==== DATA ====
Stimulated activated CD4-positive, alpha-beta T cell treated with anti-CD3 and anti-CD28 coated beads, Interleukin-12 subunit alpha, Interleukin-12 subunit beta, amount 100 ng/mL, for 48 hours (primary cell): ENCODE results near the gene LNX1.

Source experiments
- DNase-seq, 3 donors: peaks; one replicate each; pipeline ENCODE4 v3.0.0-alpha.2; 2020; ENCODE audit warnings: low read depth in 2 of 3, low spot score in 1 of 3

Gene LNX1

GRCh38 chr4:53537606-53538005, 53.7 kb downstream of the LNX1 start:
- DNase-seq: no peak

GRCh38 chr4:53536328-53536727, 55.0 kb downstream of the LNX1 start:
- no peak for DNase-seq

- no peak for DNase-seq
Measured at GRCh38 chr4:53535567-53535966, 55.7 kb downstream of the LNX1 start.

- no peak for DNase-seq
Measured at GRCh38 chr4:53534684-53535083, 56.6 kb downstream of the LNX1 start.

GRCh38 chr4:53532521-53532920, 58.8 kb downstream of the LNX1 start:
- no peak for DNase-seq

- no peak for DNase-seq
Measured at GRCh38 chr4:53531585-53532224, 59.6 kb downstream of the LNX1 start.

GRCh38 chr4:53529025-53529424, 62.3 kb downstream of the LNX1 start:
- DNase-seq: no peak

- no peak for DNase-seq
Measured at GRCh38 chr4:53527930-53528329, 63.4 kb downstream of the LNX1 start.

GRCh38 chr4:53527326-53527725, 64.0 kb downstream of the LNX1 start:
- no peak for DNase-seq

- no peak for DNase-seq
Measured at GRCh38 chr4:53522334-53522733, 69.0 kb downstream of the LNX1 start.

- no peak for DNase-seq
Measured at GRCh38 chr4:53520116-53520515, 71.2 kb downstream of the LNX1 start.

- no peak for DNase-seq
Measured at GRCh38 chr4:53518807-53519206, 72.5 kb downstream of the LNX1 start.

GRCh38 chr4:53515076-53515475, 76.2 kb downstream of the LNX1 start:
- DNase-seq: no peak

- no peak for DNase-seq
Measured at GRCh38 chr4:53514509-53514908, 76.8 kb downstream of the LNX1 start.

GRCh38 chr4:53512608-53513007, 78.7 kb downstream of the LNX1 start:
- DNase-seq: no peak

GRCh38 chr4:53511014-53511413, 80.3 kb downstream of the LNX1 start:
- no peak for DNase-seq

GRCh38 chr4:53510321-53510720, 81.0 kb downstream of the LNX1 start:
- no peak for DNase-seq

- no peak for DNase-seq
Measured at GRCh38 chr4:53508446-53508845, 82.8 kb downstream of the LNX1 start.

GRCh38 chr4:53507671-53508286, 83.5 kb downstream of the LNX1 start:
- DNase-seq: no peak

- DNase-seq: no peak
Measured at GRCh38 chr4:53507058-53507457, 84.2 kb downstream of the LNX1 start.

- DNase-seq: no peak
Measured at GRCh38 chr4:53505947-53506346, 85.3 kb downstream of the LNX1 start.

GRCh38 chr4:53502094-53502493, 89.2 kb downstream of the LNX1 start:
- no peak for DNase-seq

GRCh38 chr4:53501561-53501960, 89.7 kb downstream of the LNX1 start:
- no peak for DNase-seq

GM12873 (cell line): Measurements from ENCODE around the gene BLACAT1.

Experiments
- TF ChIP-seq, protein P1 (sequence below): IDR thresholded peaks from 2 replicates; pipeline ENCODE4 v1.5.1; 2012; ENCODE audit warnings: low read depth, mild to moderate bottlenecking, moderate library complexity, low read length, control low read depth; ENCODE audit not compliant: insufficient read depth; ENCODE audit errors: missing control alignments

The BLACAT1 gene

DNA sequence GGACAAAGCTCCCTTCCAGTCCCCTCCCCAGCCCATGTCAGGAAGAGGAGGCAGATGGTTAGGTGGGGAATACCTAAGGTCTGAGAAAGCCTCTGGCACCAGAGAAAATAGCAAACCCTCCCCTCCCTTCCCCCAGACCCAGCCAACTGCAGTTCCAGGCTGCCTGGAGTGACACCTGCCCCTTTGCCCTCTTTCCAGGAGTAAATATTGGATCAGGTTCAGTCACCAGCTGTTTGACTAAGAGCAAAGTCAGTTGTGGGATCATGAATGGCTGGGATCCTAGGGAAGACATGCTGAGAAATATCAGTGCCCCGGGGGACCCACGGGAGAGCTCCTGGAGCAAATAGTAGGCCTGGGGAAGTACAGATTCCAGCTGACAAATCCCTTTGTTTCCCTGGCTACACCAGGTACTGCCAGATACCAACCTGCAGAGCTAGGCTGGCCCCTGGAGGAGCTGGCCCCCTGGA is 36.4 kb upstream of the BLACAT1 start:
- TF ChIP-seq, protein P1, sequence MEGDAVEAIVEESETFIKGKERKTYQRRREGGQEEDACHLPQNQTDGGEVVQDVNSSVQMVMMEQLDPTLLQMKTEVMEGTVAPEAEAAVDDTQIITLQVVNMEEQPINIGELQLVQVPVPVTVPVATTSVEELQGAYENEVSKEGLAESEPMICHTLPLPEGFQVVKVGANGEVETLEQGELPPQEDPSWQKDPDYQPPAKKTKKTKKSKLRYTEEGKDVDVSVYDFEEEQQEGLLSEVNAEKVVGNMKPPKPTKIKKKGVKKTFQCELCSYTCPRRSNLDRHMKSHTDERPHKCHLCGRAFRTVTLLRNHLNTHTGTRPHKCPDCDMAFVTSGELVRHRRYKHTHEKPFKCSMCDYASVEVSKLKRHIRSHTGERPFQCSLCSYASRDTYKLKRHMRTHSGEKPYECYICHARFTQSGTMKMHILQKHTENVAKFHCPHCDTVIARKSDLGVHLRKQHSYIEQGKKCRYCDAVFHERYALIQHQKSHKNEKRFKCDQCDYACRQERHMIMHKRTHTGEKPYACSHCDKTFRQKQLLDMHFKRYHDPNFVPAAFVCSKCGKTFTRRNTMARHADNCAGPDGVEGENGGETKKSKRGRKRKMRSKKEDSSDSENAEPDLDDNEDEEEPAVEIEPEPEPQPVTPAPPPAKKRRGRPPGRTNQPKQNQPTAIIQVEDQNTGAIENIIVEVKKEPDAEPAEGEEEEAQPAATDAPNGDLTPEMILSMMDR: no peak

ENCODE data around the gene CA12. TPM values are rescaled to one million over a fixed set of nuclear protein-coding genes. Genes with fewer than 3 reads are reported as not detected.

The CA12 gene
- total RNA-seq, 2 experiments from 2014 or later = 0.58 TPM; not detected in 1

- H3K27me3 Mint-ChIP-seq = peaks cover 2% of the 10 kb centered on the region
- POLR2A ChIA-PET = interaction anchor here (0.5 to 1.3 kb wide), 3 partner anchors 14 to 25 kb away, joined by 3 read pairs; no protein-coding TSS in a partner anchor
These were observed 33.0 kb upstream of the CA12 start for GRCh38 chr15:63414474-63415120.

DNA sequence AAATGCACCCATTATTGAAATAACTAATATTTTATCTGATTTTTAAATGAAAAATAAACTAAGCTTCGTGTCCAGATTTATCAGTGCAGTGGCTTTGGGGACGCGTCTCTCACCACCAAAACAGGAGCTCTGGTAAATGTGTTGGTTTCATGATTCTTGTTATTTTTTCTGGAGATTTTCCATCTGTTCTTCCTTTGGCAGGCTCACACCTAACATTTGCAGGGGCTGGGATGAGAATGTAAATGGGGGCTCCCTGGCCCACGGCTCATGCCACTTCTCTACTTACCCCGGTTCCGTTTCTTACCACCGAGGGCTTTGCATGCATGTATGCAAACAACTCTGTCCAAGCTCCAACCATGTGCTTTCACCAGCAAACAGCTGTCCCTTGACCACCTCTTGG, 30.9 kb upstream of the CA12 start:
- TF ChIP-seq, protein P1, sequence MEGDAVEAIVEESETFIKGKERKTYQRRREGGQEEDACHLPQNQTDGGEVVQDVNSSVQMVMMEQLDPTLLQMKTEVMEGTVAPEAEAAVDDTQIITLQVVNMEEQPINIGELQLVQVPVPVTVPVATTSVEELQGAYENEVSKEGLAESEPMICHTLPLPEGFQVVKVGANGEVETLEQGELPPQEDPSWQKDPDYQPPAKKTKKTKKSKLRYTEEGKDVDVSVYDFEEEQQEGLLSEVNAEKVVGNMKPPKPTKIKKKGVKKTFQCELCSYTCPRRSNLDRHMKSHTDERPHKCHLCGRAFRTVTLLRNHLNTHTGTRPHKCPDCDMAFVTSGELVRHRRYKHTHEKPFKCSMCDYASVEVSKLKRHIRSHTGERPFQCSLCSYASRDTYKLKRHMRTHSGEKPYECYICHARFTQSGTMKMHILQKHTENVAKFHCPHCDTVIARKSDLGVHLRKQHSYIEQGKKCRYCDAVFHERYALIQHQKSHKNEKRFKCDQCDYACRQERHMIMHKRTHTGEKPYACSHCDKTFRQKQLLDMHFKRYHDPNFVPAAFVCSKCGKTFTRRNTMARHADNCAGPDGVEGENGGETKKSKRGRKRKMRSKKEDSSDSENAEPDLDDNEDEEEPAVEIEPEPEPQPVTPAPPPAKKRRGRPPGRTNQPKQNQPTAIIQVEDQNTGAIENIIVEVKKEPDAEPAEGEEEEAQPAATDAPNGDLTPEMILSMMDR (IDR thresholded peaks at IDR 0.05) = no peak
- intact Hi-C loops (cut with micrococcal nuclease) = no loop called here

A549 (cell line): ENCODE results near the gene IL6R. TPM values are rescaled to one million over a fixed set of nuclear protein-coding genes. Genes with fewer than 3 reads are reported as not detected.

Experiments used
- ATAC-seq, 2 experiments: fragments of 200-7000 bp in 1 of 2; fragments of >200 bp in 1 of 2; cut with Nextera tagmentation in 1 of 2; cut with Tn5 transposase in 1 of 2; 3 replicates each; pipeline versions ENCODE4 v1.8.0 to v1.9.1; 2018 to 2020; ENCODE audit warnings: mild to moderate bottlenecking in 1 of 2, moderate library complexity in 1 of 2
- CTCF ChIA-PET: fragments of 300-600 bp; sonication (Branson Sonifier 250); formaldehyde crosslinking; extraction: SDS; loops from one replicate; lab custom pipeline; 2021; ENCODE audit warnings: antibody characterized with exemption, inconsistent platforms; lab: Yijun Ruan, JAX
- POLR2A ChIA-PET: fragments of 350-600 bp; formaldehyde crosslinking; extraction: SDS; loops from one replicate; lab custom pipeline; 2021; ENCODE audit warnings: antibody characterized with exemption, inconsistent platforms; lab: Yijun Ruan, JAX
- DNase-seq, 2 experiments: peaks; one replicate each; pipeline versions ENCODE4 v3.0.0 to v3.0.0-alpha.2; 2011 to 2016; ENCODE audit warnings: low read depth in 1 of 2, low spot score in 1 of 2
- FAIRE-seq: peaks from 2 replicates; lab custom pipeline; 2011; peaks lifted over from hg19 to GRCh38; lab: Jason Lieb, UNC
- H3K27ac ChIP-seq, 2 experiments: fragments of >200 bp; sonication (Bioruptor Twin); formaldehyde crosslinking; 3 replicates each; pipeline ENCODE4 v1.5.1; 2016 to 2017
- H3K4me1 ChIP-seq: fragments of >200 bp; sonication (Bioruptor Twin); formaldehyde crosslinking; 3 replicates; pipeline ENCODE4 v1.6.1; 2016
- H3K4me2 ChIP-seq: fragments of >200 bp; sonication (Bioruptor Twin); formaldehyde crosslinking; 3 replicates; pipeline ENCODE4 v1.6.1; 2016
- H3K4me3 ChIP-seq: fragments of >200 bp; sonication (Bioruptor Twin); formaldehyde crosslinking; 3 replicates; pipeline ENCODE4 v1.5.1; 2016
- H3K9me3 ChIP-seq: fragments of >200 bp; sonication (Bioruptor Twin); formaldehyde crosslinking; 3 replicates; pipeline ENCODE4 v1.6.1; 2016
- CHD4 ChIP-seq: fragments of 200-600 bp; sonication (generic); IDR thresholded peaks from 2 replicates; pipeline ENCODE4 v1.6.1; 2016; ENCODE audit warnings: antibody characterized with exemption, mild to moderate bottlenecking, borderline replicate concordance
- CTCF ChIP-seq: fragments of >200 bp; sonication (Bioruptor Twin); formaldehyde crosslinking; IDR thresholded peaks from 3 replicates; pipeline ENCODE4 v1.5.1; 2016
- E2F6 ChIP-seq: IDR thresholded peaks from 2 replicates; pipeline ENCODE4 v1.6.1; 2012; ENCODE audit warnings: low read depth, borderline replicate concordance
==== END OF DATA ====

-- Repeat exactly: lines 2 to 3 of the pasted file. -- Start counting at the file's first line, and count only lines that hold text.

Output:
Source experiments
- DNase-seq, 3 donors: peaks; one replicate each; pipeline ENCODE4 v3.0.0-alpha.2; 2020; ENCODE audit warnings: low read depth in 2 of 3, low spot score in 1 of 3